Daniel Béland is James McGill Professor of Political Science at McGill University and director of the McGill Institute for the Study of Canada. His research focuses on public policy, political sociology, and federalism and territorial politics.
Book Talk: Making Middle-Class Multiculturalism: Immigration Bureaucrats and Policymaking in Postwar Canada
October 12 | 12:30 pm | Online | RSVP here
In the 1950s and 1960s, immigration bureaucrats played an important yet unacknowledged role in transforming Canada’s immigration policy. Their perceptions and judgements about the admissibility of individuals influenced the creation of formal admissions criteria for skilled workers and family immigrants that continue to shape immigration to Canada. Bureaucrats emphasized not just economic utility, but also middle-class traits and values such as wealth accumulation, educational attainment, entrepreneurial spirit, resourcefulness and a strong work ethic. By making “middle-class multiculturalism” a basis of nation-building in Canada, they created a much-admired approach to managing racial diversity that has nevertheless generated significant social inequalities. Migration expert Jennifer Elrick will discuss insights from her forthcoming book examining the topic.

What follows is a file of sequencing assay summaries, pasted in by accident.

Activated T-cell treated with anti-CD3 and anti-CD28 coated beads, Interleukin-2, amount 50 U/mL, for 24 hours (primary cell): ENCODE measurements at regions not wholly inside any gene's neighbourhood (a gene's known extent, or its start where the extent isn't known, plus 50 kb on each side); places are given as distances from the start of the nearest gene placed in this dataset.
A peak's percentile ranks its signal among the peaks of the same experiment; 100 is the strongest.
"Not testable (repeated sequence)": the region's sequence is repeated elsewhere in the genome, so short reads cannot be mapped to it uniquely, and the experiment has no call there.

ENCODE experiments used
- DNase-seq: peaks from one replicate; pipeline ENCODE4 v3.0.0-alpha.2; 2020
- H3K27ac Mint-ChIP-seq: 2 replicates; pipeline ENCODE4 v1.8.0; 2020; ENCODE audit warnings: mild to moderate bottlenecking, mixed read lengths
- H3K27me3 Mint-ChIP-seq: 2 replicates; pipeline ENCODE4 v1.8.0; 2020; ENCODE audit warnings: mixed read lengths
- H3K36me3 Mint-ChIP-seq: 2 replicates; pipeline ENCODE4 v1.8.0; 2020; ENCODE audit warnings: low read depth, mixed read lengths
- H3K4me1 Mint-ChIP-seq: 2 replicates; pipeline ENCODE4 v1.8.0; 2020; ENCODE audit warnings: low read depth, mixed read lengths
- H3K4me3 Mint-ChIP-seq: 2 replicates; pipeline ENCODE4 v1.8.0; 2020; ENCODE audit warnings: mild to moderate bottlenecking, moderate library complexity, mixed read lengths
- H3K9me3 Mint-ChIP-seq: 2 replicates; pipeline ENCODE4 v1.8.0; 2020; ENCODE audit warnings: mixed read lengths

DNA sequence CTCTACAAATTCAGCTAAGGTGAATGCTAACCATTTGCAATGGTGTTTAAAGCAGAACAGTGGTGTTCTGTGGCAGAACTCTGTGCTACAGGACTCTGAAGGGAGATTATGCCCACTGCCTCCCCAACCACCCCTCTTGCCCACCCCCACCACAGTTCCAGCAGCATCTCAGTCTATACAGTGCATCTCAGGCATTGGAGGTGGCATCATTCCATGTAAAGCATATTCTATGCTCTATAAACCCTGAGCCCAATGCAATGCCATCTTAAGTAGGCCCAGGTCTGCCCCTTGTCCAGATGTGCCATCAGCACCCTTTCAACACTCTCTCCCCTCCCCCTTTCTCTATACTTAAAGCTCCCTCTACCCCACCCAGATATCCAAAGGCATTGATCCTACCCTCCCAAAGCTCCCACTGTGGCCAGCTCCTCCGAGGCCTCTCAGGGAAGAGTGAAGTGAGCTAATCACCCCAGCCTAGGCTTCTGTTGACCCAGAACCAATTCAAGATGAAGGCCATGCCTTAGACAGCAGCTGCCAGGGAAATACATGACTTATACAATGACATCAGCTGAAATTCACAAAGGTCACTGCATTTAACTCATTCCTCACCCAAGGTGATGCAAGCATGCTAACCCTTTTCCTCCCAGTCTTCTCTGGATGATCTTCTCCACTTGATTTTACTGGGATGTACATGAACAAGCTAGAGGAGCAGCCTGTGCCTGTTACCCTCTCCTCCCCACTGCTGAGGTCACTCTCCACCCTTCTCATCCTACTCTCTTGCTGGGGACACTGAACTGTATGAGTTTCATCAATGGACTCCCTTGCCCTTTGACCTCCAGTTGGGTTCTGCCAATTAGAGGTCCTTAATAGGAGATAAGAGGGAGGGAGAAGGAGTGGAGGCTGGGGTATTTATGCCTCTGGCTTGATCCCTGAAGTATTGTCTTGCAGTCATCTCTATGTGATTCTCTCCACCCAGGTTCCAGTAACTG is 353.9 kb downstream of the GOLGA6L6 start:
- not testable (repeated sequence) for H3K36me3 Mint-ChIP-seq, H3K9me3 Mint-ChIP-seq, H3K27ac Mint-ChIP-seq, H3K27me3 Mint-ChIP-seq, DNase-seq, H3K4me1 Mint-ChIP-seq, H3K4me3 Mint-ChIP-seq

Jennifer Elrick is an assistant professor of sociology at McGill University in Montreal, Quebec. Her research interests lie in the area of state classifications (in censuses and immigration policy) and their relationship to social stratification along the lines of race, gender, and social class. Her work is multi-national in scope, focusing on Canada, Germany, and the United Kingdom.
Applications open: International Affairs Fellowship in Canada
Deadline: October 31 | Apply here
Launched in 2016, the International Affairs Fellowship (IAF) in Canada, sponsored by Power Corporation of Canada, seeks to strengthen mutual understanding and cooperation between rising generations of leaders and thinkers in the United States and Canada. The program provides for one to two mid-career professionals per year to spend six to twelve months hosted by a Canadian institution to deepen their knowledge of Canada. Fellows are drawn from academia, business, government, media, NGOs, and think tanks.
Applicants must be U.S. citizens, possess at least a bachelor’s degree, and demonstrate a strong record of professional achievement and a commitment to a career in foreign policy. The program awards a stipend of $95,000 for a period of twelve months (or a prorated amount if the duration is shorter) as well as a modest travel allowance. Please visit the link above to view full program details and submit an application.